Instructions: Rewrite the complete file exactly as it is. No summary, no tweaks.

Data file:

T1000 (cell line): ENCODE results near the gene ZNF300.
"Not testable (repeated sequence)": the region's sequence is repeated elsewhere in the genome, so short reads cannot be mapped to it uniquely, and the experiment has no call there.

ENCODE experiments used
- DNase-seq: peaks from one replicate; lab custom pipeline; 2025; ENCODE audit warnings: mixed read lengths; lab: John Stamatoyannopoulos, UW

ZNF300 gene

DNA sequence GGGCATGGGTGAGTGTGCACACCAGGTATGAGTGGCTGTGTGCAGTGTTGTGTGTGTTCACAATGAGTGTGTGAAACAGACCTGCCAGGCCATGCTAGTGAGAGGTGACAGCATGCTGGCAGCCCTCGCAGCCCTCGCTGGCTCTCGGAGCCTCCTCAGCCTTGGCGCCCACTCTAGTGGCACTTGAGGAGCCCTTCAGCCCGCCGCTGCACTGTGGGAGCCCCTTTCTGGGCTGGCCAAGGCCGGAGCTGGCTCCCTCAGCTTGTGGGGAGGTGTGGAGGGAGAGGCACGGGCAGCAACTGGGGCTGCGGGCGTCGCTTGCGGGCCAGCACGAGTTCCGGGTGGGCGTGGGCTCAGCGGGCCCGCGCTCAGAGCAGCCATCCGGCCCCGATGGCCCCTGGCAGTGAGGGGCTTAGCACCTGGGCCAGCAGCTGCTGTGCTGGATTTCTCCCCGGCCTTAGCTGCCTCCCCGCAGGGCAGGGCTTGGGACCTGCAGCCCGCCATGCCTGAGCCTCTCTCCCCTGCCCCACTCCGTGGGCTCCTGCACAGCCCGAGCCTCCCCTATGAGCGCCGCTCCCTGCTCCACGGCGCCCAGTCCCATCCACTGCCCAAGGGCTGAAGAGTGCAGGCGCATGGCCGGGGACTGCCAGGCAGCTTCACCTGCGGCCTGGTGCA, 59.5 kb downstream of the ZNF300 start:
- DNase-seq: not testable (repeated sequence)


T1000 (cell line): ENCODE results near the gene ZNF300.
"Not testable (repeated sequence)": the region's sequence is repeated elsewhere in the genome, so short reads cannot be mapped to it uniquely, and the experiment has no call there.

ENCODE experiments used
- DNase-seq: peaks from one replicate; lab custom pipeline; 2025; ENCODE audit warnings: mixed read lengths; lab: John Stamatoyannopoulos, UW

ZNF300 gene

DNA sequence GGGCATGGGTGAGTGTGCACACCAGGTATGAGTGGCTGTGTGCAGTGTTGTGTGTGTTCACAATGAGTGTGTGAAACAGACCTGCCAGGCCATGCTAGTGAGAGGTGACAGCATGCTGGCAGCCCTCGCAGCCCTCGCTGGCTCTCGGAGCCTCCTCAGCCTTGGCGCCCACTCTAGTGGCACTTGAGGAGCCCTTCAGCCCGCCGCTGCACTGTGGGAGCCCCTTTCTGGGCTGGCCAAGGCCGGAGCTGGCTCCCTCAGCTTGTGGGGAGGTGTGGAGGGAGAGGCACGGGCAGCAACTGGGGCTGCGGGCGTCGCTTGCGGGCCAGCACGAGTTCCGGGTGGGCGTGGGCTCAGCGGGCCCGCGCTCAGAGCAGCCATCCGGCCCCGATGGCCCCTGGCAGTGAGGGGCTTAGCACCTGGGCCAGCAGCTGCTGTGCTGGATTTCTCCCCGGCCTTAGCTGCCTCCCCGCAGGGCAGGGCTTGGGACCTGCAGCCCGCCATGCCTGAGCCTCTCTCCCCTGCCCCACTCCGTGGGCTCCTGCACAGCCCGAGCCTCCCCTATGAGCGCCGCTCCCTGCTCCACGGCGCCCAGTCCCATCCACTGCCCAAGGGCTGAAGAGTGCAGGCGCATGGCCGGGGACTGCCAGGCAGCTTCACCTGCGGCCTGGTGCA, 59.5 kb downstream of the ZNF300 start:
- DNase-seq: not testable (repeated sequence)